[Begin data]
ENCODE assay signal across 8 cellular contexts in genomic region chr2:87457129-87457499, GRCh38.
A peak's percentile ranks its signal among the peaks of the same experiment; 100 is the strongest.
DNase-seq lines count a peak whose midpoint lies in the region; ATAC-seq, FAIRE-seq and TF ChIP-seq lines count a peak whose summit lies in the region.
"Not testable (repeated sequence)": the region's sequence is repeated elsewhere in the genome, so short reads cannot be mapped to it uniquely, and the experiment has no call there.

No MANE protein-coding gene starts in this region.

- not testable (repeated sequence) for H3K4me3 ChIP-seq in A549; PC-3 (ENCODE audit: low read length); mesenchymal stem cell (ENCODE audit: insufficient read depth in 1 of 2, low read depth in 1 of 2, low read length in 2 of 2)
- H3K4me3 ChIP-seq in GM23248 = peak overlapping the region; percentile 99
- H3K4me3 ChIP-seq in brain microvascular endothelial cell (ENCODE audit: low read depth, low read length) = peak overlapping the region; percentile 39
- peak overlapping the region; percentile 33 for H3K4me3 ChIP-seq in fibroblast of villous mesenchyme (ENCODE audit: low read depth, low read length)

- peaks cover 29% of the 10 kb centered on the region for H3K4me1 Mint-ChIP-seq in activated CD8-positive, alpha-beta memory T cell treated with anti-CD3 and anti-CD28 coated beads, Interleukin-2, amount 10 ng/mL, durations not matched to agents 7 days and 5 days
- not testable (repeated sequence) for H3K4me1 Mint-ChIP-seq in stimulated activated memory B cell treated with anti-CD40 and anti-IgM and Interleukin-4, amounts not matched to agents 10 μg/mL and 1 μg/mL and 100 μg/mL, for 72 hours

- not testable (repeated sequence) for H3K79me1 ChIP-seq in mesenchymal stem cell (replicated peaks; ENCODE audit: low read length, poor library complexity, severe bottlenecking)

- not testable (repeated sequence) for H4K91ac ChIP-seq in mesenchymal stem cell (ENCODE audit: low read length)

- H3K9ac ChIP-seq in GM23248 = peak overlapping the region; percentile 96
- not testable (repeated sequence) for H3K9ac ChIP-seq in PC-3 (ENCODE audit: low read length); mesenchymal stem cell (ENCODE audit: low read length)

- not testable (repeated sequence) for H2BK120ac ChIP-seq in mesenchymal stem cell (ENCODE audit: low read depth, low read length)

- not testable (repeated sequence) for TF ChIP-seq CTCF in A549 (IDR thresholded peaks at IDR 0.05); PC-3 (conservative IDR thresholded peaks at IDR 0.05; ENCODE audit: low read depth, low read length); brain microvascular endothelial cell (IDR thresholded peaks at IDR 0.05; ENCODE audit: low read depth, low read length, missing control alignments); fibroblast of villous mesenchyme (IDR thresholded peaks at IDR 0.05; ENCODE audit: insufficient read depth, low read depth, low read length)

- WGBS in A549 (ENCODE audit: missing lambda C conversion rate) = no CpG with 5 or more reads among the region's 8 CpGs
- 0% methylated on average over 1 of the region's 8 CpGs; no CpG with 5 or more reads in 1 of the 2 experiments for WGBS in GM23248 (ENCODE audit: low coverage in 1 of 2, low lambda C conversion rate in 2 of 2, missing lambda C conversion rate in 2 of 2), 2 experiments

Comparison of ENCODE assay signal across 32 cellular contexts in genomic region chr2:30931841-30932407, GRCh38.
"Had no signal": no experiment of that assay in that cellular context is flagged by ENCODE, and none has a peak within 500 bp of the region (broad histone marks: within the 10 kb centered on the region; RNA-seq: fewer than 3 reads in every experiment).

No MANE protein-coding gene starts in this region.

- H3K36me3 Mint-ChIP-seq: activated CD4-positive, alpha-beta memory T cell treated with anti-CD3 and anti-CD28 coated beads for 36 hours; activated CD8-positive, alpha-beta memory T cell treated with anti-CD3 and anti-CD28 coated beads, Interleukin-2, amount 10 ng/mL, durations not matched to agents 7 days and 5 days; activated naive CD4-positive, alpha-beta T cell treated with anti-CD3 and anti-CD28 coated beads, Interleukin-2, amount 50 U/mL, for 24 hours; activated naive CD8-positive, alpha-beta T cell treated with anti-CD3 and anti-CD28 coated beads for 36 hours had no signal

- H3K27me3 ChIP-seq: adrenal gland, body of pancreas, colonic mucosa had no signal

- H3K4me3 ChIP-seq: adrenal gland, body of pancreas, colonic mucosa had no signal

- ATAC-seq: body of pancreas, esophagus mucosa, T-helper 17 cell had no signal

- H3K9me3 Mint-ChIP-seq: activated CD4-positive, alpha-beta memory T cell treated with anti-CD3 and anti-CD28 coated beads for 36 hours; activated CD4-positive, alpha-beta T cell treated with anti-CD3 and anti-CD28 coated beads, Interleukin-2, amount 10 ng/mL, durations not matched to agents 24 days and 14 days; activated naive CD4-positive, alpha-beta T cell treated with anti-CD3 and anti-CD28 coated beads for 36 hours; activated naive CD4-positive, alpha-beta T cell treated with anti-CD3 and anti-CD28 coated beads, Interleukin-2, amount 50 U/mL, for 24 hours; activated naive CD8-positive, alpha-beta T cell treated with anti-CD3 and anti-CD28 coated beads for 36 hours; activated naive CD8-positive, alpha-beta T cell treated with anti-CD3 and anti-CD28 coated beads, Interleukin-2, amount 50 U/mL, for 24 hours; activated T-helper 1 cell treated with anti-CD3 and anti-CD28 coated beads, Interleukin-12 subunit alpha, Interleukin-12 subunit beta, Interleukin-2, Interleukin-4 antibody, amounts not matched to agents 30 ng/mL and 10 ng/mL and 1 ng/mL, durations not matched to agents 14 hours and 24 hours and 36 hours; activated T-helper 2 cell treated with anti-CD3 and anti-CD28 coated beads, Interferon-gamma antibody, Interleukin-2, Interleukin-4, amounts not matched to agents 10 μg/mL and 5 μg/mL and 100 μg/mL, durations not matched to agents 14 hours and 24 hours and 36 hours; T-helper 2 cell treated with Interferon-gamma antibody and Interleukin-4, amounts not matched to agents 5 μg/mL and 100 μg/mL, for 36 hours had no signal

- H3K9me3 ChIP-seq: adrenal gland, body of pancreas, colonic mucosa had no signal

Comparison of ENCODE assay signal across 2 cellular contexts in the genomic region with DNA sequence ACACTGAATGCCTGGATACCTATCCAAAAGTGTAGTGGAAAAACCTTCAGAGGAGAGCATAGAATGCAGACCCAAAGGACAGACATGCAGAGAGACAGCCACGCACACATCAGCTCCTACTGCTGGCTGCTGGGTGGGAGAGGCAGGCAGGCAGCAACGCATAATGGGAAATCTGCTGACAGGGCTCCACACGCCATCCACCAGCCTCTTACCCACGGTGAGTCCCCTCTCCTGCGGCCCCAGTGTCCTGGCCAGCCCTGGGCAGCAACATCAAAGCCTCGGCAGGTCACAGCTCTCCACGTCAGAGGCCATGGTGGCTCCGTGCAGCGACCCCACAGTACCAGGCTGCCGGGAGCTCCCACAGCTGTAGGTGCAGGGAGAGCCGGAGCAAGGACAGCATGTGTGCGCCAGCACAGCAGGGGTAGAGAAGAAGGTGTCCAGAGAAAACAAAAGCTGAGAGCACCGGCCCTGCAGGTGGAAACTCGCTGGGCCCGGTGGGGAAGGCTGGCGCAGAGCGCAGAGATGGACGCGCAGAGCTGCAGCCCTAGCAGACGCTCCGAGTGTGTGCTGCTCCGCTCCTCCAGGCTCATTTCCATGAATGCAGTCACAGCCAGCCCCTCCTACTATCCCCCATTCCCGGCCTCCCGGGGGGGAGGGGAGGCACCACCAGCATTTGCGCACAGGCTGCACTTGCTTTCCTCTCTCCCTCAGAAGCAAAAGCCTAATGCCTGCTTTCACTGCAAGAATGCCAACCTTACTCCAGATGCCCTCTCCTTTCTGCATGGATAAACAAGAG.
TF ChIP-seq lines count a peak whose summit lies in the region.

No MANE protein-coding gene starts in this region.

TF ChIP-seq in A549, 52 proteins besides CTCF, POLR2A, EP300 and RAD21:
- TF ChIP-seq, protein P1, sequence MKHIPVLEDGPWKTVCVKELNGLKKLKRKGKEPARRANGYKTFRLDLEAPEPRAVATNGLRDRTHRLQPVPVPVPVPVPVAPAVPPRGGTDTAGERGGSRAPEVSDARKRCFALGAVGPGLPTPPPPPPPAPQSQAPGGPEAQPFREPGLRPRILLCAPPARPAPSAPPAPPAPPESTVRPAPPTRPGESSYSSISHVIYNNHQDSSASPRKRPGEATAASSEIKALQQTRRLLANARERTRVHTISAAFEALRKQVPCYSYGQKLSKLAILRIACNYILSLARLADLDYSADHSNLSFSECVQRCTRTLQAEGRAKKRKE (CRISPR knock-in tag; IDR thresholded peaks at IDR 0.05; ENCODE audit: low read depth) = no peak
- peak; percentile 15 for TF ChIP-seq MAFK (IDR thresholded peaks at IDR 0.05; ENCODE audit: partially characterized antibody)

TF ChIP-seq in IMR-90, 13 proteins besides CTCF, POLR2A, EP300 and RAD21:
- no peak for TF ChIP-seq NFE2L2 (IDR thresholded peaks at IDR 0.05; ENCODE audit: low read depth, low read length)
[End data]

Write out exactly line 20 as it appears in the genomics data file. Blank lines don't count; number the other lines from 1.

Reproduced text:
Comparison of ENCODE assay signal across 32 cellular contexts in genomic region chr2:30931841-30932407, GRCh38.